Demanding private companies hire local citizens is a phenomenon across the Gulf, but several years since quotas were introduced there has been little impact and unemployment rates among nationals remain high.
Top UAE lawyer Habib Al Mulla – who has worked on countless pieces of UAE and emirate-level legislation – put it bluntly and succinctly at the Arabian Business Forum on Tuesday.
“Imposing quotas is an easy solution to the problem of unemployment. However, it's temporary, impractical, and a deceiving solution,” he said.
“It does not deal with the roots of the problem. Rather it provides for a cosmetic touch.
“In my view, the worst result of imposing quotas is that it leads to disguised employment.”
Al Mulla went on to explain how companies are circumventing the quotas by hiring university students at a low rate without expecting them to turn up to work, and tactically dividing their companies into off-shoots that can use the same employees towards their quotas.
But, to me, the main concern is that Gulf nationals are missing out on opportunities.
The public sector has soaked up most working nationals in the Gulf, creating two problems: bloated and inefficient public sectors that weigh down government purse strings, and an unspoken guarantee of a job that discourages nationals from seeking further education.
In Kuwait, for example, 94 percent of the national workforce is employed by the government.
In April, Kuwait Banking Association secretary general Hamad Al Hasawi told me the public sector demanded little accountability, and benchmarking against key performance indicators was well below best practice.
He said 30-40 percent of public employees should be made redundant.
“It’s an easy access. If [a person] doesn’t finish his education… don’t give him access to a job where he will actually do nothing and basically just... get stamped [to say] I attended a job. At the end of the day this is the salary for doing nothing,” he said.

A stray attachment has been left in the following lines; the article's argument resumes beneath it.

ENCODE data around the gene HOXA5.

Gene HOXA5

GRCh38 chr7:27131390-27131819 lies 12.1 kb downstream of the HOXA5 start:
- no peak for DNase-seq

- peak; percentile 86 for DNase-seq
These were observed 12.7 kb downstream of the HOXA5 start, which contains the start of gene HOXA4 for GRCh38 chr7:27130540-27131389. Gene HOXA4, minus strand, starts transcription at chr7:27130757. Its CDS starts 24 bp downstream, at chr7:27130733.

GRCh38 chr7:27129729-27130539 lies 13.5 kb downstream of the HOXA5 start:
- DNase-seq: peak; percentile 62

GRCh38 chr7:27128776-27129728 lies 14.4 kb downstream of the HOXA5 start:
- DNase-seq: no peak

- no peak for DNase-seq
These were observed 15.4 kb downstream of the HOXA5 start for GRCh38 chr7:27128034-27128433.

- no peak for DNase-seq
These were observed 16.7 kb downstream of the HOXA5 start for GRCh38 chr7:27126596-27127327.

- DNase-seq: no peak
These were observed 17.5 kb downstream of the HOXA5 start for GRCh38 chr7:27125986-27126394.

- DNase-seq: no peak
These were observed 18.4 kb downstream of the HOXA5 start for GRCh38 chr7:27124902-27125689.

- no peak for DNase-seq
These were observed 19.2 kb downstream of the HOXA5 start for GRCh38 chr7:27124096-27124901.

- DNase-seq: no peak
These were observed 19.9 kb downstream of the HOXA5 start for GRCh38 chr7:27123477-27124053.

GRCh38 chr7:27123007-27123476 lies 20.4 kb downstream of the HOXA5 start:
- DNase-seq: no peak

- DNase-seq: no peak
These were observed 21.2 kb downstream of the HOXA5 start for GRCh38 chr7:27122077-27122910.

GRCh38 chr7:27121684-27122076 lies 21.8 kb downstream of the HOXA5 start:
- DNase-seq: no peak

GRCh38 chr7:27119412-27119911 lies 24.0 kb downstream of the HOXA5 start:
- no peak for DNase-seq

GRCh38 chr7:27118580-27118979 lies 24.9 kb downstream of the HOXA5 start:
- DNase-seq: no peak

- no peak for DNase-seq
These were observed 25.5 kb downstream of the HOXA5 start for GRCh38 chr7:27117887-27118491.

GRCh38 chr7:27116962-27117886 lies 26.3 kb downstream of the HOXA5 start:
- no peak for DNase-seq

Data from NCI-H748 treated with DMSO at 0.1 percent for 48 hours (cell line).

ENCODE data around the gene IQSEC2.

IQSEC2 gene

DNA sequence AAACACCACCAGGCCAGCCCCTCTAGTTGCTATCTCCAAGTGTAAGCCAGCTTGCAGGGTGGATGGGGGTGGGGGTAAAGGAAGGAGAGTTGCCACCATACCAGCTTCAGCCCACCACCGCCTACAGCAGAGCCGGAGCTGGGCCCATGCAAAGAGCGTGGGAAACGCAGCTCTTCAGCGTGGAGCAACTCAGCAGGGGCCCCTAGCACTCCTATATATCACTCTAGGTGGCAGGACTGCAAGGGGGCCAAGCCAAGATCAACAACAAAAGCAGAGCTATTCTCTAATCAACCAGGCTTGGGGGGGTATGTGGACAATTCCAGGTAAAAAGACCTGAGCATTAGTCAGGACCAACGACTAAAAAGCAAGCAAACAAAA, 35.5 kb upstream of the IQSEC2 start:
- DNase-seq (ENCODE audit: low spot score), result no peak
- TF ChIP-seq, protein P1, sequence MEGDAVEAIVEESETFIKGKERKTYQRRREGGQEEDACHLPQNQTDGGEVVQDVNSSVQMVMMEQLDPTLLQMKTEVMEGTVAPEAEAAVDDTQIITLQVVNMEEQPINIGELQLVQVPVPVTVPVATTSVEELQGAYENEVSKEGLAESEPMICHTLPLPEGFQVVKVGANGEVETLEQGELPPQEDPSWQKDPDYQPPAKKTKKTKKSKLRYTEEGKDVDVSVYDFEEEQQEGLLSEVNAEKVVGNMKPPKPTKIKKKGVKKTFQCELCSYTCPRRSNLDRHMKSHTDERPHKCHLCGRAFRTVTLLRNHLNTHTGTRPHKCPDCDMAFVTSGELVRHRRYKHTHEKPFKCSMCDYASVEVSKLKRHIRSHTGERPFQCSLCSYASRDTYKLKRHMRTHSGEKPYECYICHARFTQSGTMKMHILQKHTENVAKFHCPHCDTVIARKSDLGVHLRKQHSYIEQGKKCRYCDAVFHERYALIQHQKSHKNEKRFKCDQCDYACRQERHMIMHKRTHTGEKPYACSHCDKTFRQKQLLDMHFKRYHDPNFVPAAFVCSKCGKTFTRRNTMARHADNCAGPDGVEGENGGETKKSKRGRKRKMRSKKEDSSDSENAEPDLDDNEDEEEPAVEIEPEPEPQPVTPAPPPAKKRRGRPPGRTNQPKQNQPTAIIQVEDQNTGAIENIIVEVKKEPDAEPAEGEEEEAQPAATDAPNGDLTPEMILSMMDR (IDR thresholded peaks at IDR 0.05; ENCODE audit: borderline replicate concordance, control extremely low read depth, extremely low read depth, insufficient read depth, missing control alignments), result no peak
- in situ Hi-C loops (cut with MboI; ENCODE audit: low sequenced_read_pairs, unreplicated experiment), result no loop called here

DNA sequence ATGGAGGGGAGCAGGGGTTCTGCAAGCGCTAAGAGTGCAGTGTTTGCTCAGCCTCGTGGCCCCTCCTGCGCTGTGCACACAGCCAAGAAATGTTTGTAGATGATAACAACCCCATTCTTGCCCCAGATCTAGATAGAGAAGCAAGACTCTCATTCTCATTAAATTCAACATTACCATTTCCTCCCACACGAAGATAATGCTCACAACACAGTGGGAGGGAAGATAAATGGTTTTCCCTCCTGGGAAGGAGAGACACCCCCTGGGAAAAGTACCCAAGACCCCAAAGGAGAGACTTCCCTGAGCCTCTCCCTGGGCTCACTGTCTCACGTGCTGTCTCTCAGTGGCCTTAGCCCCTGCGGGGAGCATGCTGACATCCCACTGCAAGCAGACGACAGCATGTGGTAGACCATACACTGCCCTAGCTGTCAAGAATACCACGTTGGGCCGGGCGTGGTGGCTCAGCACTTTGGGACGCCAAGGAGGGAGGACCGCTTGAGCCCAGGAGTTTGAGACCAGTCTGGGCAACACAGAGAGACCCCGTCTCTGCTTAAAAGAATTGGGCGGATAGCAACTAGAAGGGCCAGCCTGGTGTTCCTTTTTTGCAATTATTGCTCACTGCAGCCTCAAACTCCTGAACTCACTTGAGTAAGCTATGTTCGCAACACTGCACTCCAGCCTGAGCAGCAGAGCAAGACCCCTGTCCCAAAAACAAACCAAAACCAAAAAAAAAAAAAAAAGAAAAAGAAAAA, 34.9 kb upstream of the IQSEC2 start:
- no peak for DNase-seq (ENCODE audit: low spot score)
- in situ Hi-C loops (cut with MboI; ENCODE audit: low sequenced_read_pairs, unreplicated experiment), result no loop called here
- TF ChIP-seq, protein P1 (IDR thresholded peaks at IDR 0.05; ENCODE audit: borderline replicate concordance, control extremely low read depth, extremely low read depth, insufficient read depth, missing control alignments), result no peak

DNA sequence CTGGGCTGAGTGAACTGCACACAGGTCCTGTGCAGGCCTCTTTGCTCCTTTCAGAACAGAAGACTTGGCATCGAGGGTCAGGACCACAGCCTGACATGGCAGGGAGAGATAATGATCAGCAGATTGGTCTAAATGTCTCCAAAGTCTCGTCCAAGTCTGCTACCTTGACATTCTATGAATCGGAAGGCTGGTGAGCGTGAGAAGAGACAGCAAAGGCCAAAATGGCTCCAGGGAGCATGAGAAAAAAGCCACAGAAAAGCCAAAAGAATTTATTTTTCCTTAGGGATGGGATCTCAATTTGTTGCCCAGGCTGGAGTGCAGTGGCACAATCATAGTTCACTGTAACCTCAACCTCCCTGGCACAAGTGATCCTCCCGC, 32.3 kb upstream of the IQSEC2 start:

Sheikh Mohamed AJ Al Thani, a former economy minister in Qatar, also believes governments need to foster greater entrepreneurship among nationals – as well as expats – and strengthen local education systems to ensure citizens are well qualified to compete in the private sector, taking the strain off the public sector.
But all of this is likely to take some time – perhaps even a generation or two – to really gain traction, not least because of a culture among Gulf citizens that there are certain jobs in the private sector that they would never voluntarily do.
Saudi Arabia’s recent crackdown on illegal workers, which has seen more 1m leave the country under an amnesty, has highlighted the problem of nationals refusing to do menial jobs such as cleaning, construction and some retail services.
But why would they when they can receive a government pension worth the same or more.
Further evidence of the private sector-stigma is contained in a survey quoted by Al Mulla. It found 58 percent of Emirati workers believed the private sector provided low salaries, 53 percent said working hours were long and 13 percent were concerned about attracting a bad reputation for working in the private sector.
Meanwhile, 28 percent of Emirati youth are unemployed, he said.
At the end of the day, I don’t believe improving unemployment levels should be the focus anyway.
Citizens the world over ought to have enough pride in themselves to naturally seek meaningful work and a career they are proud of. Simply clocking on and off, collecting a pension or lying idle in a office is nothing to be proud of and does little to energise the next generation of leaders and inspirational thinkers the region is so well known for producing.
Governments need to help foster this by creating enticing education opportunities, while making life in the public sector or on a pension less attractive.